Warning: in this post, I am going to cross a little into philosophy, governance, and other odd subjects. Here there be dragons. Let me begin by setting the stage:
Decentralized systems will continue to lose to centralized systems until there’s a driver requiring decentralization to deliver a clearly superior consumer experience. Unfortunately, that may not happen for quite some time. —Todd Hoff @High Scalability
And the very helpful diagram which accompanies the quote—
The point Todd Hoff, the author makes, is that five years ago he believed the decentralized model would win, in terms of the way the Internet is structured. However, today he doesn’t believe this; centralization is winning. Two points worth considering before jumping into a more general discussion.
First, the decentralized model is almost always the most efficient in almost every respect. It is the model with the lowest signal-to-noise ratio, and the model with the highest gain. The simplest way to explain this is to note the primary costs in a network is the cost of connectivity, and the primary gain is the amount of support connections provide. The distributed model offers the best balance of these two.
Second, what we are generally talking about here is data and the people connections, rather than the physical infrastructure. While physical hardware is important, it will always lag behind the data and people connections by some amount of time.
These things said, what is the point?
If decentralized is the most efficient model, then why is centralization winning? There are two drivers that can cause centralization to win. The first is scarcity of resources. For instance, you want a centralized authority (within some geographic area) to build roads. Who wants two roads to their house? And would that necessitate two garages, one for each road system? Physical space is limited in a way that, in relation to road systems, centralization (within geographic areas!) makes sense.
The second is regulatory capture. Treating a resource that is not physically constrained as a scarce resource forces centralization, generally to the benefit of the resulting private/public partnership. The overall system is less efficient, but through regulatory capture, or rent seeking, the power accrues to a single entity, which then uses its power to enforce the centralized model.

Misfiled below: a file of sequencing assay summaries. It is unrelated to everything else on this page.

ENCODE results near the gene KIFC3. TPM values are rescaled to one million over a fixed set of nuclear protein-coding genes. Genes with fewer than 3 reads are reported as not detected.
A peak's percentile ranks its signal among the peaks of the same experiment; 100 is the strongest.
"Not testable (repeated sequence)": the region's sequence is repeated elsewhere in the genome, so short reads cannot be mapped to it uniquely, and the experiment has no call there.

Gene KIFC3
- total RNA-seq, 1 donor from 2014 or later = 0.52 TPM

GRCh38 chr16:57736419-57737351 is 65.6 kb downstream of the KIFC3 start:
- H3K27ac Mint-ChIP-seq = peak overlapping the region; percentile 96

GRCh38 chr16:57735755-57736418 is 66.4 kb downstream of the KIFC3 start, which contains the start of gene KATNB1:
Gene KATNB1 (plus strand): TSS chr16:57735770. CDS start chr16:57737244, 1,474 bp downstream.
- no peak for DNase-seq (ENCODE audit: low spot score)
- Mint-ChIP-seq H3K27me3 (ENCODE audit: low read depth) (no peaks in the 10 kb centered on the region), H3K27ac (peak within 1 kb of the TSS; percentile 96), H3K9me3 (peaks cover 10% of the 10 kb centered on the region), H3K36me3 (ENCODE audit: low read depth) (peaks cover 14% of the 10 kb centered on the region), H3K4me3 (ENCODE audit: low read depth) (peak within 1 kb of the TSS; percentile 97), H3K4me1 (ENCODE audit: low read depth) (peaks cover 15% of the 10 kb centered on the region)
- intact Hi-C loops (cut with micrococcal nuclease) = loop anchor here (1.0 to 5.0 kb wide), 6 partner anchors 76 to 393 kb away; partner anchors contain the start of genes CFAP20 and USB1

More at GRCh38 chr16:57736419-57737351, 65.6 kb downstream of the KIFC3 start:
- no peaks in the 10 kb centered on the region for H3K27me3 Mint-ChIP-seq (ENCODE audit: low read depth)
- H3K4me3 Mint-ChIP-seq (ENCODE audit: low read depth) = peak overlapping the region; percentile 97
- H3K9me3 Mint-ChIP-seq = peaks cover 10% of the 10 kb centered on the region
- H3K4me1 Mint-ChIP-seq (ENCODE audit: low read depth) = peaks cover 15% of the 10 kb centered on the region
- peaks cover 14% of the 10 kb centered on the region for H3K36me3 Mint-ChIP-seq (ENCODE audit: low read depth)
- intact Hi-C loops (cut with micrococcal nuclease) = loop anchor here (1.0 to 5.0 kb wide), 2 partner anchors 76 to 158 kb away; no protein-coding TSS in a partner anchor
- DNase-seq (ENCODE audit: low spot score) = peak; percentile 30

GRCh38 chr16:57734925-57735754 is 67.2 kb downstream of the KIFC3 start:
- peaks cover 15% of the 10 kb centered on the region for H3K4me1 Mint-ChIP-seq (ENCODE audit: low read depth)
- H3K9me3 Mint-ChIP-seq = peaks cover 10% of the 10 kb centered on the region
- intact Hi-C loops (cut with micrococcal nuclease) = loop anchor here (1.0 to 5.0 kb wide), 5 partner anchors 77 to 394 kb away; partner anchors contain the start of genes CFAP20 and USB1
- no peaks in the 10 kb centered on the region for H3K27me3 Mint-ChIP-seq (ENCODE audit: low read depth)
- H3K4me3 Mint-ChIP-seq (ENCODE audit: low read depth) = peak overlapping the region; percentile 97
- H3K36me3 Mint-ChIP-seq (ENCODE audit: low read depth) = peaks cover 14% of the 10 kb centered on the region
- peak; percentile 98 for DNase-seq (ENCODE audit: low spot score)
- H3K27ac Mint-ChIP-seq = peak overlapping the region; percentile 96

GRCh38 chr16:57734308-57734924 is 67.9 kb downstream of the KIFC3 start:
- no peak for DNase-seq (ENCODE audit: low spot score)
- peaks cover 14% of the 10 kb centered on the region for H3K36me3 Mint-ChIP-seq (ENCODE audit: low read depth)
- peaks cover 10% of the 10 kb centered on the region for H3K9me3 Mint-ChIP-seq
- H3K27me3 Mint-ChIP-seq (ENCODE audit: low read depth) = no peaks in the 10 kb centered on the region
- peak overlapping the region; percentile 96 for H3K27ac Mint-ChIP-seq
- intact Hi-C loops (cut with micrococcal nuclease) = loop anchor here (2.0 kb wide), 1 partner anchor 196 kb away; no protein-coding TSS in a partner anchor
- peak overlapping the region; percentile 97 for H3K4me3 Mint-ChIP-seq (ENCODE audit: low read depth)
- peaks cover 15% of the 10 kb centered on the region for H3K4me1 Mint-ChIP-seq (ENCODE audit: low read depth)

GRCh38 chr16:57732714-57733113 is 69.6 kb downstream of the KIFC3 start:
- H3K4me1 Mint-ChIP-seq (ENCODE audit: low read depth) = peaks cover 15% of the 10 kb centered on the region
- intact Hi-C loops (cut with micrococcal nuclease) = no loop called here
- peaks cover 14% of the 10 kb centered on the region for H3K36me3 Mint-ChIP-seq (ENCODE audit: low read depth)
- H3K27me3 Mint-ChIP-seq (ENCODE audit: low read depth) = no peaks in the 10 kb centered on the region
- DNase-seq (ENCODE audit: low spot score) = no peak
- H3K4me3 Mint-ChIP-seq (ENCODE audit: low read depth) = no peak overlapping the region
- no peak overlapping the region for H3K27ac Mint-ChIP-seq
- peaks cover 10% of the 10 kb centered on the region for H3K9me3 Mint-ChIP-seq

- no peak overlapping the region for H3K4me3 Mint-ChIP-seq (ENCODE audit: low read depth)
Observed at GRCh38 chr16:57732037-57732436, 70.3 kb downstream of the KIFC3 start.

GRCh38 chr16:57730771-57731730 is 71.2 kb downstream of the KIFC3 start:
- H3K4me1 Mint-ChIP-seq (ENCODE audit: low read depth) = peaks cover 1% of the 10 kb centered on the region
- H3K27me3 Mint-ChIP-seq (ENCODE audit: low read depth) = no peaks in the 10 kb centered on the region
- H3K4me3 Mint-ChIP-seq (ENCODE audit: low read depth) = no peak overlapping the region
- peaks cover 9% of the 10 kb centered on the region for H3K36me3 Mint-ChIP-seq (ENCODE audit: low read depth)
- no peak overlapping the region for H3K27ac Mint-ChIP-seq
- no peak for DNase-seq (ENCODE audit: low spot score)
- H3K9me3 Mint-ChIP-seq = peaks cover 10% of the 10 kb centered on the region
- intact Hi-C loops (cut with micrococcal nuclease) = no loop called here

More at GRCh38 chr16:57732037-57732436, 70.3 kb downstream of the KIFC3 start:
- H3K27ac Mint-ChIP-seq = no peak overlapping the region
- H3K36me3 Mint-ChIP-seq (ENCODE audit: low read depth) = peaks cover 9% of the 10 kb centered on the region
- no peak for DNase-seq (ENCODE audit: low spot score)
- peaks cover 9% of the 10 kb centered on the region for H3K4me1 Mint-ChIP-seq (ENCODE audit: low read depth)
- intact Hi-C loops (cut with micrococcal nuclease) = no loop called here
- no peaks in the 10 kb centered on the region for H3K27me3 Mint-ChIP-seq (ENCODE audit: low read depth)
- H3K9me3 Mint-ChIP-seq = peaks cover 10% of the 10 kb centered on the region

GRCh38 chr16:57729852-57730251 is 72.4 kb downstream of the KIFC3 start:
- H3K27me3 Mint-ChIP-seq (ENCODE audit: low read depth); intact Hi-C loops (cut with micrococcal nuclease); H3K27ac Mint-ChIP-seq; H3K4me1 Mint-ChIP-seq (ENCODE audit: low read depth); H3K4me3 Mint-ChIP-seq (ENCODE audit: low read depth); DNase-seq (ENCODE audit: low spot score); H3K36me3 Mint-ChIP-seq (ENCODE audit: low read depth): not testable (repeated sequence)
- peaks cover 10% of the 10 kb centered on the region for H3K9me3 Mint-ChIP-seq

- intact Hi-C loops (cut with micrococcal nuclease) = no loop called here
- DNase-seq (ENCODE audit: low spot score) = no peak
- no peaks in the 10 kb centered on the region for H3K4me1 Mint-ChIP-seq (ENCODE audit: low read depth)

In the natural order of things, there is disruption of some sort. During the disruption phase, things are changing, and the cost of maintaining a connection in the network is low, so the network tends towards a distributed model. Over time, a distributed model will emerge naturally. Finally, as one node, or small set of nodes, gain(s) power, the network will tend towards centralization. If regulatory bodies can be found and captured, then the centralized model will be enforced. The more capture, the more strongly the centralized model will become entrenched.
Over time, if innovation is allowed (there is often an attempt to suppress innovation, but this is a two-edged sword), some new “thing,” whether a social movement or a technology—generally a blend of both—will build a new distributed network of some sort, and thus disrupt the centralized network.
What does all of this have to do with network engineering? We are currently moving towards strong regulatory capture with highly centralized networks. The owners of those centralized resources are battling it out, trying to strengthen their regulatory capture in every way possible—the war over net neutrality is but one component of this ongoing battle (which is why it often seems there are no “good folks” and “bad folks” in this argument). At some point, that battle will be decisively won, and one kind of information broker is going to win over the other.
In the process, the “old guard,” the “vendors,” are being required to change their focus, and trying to survive. Disaggregation, and “software defined,” are two elements of this shift in power.
The question is: will we reach full centralization? Or will some new idea—a new/old technology that organizes information in a different way—disrupt the coalescing centralized powers?
The answer to this question impacts what skills you should be learning now, and how you approach the rest of your career (or life!). A lot of your career rests not just on understanding the command lines and hardware, but reaching beyond these into understanding the technologies, and even beyond the technologies to understand the way organizations work. What you should be learning now, and what you are paying attention to, should not reflect the last war, but the next one. Should you study for a certification? Which one? Should you focus on a vendor, or a software package, or a specific technology? For how long, and how deeply?
And yes, I fully understand you cannot sell your longer term technical ability to prospective employers; the entire hiring process today is tailored to hedgehogs rather than foxes. This, however, is a topic for some other time.